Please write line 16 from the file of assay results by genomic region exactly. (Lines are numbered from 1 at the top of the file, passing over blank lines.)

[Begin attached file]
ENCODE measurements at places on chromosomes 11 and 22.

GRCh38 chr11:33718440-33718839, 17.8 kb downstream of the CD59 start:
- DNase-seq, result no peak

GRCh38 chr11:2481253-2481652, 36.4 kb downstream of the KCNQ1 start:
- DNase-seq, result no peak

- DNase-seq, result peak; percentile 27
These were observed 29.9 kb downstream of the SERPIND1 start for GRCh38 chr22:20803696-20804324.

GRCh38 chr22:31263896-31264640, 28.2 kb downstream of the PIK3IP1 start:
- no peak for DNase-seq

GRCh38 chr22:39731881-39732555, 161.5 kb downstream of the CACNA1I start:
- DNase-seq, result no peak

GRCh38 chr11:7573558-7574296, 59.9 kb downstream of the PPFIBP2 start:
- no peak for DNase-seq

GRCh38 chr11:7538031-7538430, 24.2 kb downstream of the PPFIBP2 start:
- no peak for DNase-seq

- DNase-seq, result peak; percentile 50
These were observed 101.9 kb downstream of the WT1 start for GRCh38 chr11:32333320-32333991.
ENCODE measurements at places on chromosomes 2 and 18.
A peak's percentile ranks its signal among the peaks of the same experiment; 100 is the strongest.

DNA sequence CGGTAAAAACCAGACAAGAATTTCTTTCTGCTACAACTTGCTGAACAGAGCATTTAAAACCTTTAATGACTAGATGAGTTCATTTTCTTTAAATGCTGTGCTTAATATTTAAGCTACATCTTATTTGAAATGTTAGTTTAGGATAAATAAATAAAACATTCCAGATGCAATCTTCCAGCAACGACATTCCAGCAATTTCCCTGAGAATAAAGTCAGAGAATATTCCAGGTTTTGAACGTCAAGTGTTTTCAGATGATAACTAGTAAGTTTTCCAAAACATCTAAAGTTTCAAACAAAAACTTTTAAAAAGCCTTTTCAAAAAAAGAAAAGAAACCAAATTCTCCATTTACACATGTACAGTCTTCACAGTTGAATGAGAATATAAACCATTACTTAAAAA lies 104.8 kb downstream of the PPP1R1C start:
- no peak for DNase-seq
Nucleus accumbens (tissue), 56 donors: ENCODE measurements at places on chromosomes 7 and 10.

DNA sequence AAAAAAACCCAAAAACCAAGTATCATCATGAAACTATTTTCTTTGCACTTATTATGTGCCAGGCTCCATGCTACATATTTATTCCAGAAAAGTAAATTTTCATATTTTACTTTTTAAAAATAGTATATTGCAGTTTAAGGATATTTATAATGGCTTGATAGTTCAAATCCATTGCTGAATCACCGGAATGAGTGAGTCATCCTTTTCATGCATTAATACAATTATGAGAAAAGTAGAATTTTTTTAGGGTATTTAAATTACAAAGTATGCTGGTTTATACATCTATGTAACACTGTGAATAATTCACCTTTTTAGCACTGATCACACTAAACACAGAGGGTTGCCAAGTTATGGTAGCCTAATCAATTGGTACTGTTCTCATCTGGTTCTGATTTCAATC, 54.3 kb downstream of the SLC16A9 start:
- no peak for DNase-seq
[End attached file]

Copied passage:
- DNase-seq, result peak; percentile 50